Volkswagen has chose Qualcomm over Nvidia for microchips to power its future assisted and automated driving features, the companies announced May 3.
Cariad, the Volkswagen Group’s software company, will employ system-on-chips (SoCs) from Qualcomm’s Snapdragon Ride Platform portfolio for its software platform. The chips are targeted for vehicles from the middle of the decade for all of the Volkswagen Group, which includes Audi, Bentley, Lamborghini, Porsche and, of course, Volkswagen.
“The connected and automated car of the future is a high-performance computer on wheels. Behind it lies enormously complex computing power,” Cariad CEO Dirk Hilgenberg said in a statement. “With our automated driving solutions, we are striving to let customers take their hands off the steering wheel in the future. Our software and Qualcomm Technologies’ high-performance SoCs are the perfect match to bring this new automotive experience to customers around the world.”
The companies aim for the hardware to enable autonomous driving functions up to Society of Automotive Engineers (SAE) Level 4 autonomy—that is, able to act without any human intervention in the vast majority of situations.
“We look forward to supporting Cariad and its suppliers to deliver scalable and secure automated driving functions for Volkswagen Group vehicles through their selection of our open and programmable Snapdragon Ride Platforms,” Nakul Duggal, senior vice president and general manager of automotive for Qualcomm, said in a statement. “As the amount of innovation and complexities increase, strong collaborations such as ours with Cariad are a necessity to not only address aggressive time-to-market goals, but to deliver safe and reliable automated driving experiences for all.”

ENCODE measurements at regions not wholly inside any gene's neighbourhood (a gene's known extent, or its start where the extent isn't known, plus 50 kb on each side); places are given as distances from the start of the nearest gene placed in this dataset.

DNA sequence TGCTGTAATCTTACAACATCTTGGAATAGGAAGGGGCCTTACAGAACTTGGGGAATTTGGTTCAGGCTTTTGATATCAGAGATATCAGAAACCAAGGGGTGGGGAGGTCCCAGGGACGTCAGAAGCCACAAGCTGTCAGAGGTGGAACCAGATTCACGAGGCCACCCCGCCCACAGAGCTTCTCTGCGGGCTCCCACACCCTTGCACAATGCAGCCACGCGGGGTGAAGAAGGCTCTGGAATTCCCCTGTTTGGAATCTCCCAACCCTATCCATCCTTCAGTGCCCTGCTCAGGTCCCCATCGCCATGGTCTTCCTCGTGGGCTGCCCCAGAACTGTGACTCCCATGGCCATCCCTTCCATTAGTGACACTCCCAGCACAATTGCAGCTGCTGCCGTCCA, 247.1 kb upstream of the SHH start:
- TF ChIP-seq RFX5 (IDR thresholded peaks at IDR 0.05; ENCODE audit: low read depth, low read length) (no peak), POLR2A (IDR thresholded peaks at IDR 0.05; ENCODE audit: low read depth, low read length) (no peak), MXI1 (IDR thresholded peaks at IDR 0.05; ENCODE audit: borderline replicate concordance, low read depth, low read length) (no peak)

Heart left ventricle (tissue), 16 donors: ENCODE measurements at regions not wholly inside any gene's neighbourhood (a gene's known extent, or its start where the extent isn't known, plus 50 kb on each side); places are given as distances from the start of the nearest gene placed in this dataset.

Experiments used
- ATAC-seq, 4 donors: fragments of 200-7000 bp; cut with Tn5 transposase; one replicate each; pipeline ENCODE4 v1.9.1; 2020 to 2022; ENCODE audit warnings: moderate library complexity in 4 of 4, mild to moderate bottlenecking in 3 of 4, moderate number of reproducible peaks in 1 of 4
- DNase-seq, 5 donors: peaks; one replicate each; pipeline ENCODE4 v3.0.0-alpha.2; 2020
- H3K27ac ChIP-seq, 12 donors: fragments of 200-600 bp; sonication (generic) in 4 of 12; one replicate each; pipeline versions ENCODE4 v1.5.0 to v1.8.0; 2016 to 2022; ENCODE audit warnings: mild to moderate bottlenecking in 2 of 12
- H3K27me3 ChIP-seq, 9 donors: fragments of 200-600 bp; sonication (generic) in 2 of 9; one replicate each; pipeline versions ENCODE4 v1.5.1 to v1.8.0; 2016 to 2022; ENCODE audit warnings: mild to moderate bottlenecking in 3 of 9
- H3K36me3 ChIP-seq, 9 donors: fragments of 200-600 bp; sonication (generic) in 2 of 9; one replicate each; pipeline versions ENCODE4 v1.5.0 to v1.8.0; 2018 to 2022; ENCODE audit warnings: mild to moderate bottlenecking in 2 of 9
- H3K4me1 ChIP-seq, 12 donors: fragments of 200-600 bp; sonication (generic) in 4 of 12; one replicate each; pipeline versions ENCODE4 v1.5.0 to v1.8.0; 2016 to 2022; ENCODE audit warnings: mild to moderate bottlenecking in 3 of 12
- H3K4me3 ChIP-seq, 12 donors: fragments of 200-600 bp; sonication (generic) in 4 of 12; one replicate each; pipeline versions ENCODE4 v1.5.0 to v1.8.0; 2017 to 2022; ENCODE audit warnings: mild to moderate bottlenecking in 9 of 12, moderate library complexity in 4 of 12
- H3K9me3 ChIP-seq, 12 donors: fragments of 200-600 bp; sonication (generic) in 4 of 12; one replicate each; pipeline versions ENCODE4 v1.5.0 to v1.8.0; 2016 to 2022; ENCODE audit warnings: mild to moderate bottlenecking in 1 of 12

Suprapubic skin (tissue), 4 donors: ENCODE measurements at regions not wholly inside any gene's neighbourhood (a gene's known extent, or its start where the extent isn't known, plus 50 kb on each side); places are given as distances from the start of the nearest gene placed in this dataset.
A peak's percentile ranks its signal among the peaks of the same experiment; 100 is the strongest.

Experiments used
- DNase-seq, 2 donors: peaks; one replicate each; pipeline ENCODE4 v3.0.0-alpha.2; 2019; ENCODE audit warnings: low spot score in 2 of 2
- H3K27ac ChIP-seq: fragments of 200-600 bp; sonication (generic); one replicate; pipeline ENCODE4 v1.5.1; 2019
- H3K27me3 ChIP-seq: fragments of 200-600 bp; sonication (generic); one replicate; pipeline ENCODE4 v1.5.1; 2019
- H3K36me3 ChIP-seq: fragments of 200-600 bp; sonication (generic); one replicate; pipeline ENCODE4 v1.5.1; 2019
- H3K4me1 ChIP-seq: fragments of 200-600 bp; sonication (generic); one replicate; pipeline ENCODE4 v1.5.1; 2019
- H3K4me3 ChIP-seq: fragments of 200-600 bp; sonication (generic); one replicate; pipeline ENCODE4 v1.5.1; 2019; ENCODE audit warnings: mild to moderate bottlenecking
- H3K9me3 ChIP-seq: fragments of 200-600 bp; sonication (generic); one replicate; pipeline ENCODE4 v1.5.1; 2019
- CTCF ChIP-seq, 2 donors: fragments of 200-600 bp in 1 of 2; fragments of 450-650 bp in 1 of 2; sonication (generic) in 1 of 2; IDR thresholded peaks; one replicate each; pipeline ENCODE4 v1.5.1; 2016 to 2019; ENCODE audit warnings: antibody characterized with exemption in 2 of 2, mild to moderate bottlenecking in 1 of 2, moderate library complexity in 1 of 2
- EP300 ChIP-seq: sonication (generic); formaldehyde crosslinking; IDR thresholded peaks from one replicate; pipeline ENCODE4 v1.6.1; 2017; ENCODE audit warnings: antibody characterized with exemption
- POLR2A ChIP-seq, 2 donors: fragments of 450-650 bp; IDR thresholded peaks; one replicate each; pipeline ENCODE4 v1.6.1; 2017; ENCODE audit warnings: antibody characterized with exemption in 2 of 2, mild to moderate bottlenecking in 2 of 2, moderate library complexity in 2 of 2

Cariad was established in 2020 under the name Car.Software Organization. In 2021, it announced it was partnering with Microsoft to build a new cloud-based automated driving platform.
The selection of Qualcomm is the first of its kind for Cariad, allowing it to define which chips are used for its platform and match them with its own software requirements.
“Finding the best balance between scalability, costs and performance was one of our biggest challenges for the design of our new High Performance Compute platform,” Klaus Hofmockel, senior vice president of hardware development at Cariad, said in a statement. “Qualcomm Technologies’ fully scalable SoC lineup delivers very efficient compute performance in combination with energy efficiency and also cost-effectiveness.”
This latest development joins a number of advances Qualcomm has made into autonomous driving in the past six months. For example, in November, BMW announced it would use Qualcomm’s Snapdragon Ride Platform for its next generation of ADAS and autonomous driving systems; and in January, February and April, Renault, Ferrari and Stellantis respectively announced that they would use Qualcomm’s Snapdragon Digital Chassis in their next-generation vehicles.
Volkswagen had in 2018 chosen Nvidia’s Drive IX software development kit for its new I.D. Buzz, Volkswagen’s exciting rebirth of the iconic VW MicroBus. The aim for the Drive IX platform was to creating AI-enabled “intelligent co-pilot” applications, such as assistance and convenience systems based on processing sensor data from both inside and outside of the car.